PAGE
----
Thai is a syllabic alphabet much like those of India. It consists of consonants with vowel signs. Unlike the scripts of India, the consonant symbol used depends on the tone assigned to the syllable. For more information on the script, see the following pages.
In order to integrate foreign scripts into your computer, you must set up "keyboard" or input utilities in your operating system. These utilities will allow you to switch between typing English and other languages in word processors and Web tools. This process will also make sure the correct fonts are installed and available on your operating system.
See instructions for Setting up Keyboards for details.
Microsoft provides a variety of free keyboard utlities, but they must be installed from the disk, then activated from the Regional Control Panel.
Student Computing Labs - The utilities are installed in the University Park Student Computing Labs, but students must install the utlities by going to the Start menu then International Language Support » Microsoft » Office Microsoft Office Asian Character Input Support.
Home Computers - Several Asian and Middle Eastern keyboards are available in Windows, but you may have to install it from the Windows System disk because it is a complex script. After that you can activate the keyboards from the Regional Control Panel.
See Windows East Asian Keyboards for detailed instructions with screen captures.
Once the keyboards have been installed, they must be activated in the Regional Control Panel. Read the summary instructions below or go to Windows East Asian Keyboards for detailed instructions with screen captures.
Two Thai keyboards are available from Apple, but you may have to install it from the Macintosh System disk because it is a complex script.
See the Macintosh Keyboard Instructions for details on how to activate the keyboard.
Apple does not provide any Thai utilities, but third-party software may be available.
If you have your browser configured correctly, the Web sites above should display the correct characters. If you have difficulties, see list below for font and browser configuration instructions.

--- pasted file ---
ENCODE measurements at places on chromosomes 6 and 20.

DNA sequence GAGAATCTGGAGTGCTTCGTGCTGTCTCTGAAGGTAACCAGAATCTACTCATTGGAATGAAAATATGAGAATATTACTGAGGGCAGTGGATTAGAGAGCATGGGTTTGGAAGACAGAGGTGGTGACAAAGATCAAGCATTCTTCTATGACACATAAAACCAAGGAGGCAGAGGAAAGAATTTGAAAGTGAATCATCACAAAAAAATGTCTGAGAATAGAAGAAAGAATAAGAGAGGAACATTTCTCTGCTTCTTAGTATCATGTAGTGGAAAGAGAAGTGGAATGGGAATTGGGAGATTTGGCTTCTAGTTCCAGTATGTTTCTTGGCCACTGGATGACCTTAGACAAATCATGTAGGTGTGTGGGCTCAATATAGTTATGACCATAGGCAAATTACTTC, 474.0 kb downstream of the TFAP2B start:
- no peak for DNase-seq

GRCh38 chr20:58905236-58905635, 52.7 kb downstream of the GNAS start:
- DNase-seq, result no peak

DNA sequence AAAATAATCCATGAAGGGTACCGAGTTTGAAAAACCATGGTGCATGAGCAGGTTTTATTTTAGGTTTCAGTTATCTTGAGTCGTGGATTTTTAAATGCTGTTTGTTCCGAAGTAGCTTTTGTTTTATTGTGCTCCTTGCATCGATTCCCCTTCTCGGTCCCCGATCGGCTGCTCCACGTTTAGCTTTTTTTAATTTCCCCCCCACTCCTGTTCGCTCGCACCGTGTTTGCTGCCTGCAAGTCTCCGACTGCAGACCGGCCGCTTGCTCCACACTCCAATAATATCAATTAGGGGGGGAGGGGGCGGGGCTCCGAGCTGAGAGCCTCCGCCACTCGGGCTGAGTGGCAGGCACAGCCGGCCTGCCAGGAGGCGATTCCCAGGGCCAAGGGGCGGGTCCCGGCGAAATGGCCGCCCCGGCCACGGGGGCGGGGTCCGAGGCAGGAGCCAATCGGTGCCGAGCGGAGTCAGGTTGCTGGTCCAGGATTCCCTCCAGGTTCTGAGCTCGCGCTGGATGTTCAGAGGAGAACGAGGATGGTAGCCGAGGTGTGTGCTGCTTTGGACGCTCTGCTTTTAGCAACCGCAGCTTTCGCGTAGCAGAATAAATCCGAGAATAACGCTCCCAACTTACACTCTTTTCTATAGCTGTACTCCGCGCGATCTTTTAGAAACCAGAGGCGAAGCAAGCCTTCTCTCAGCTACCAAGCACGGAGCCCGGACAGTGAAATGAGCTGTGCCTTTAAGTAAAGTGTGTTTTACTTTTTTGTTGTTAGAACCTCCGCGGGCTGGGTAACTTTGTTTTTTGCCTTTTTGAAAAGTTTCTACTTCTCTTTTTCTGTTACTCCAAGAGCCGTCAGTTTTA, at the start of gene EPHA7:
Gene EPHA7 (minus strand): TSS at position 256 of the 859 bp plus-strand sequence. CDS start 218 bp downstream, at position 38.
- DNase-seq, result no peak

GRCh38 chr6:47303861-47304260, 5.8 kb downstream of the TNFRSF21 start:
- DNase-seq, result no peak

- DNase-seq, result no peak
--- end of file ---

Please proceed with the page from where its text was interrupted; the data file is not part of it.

welcome.to/macinthai (Mac Thai Club)
Additional freeware fonts can be downloaded from from the sites below. Note that not all these fonts may work on System 9 for Macintosh, but will work in Windows and OS X .
Browsers which fully support Unicode are strongly recommended. Click link in list to view configuration instructions. You will be asked to match a script with a font.
If you see Roman character gibberish instead of Thai (such as at Courier Thai Mono download) you will need to manually switch from Western encoding view to the Thai encoding under the View menu of your browser.
These are the codes which allow browsers and screen readers to process data as the appropriate language. All letters in codes are lower case.
Computers process text by assuming a certain encoding or a system of matching electronic data with visual text characters. Whenever you develop a Web site you need to make sure the proper encoding is specified in the header tags; otherwise the browser may default to U.S. settings and not display the text properly.
To declare an encoding, insert or inspect the following meta-tag at the top of your HTML file, then replace "???" with one of the encoding codes listed above. If you are not sure, use utf-8 as the encoding.
Generic Encoding Template
<meta http-equiv="Content-Type" content="text/html; charset=??? ">
<meta http-equiv="Content-Type" content="text/html; charset=utf-8 ">
The final close slash must be included after the final quote mark in the encoding header tag if you are using XHTML
Declare Unicode in XHTML
<meta http-equiv="Content-Type" content="text/html; charset=utf-8" />
If no encoding is declared, then the browser uses the default setting, which in the U.S. is typically Latin-1. In that case many Unicode characters could be displayed incorrectly. Also, older browsers such as Netscape 4.7 may not be able to process the entity codes correctly without the "utf-8" declaration.
Language tags are also suggested so that search engines and screen readers parse the language of a page. These are metadata tags which indicate the language of a page, not devices to trigger translation. Visit the Language Tag page to view information on where to insert it.
One option is to use Dreamweaver, Microsoft Expression or other Web editor and change the keyboard to the correct script. This will allow you to type content in directly with the appropriate script. However, it is important to verify that the correct encoding is specified in the Web page header.
Another option is to compose the basic text in an international or foreign language text editor or word processor and export the content as an HTML or text file with the appropriate encoding. This file could be opened in another HTML editor such as Dreamweaver or Microsoft Expression, and edited for formatting.
For Web tools such as Blogs at Penn State, Facebook, Twitter, del.icio.us, Flicker, and others, users can typically change the keyboard and input text. In most cases, this content will be encoded as Unicode.
Thai numeric Unicode entity codes can be used for small pieces of text when other methods to not work.
NOTE: Free downloads not tested
Last Modified: Wednesday, 19-Dec-2012 17:22:58 EST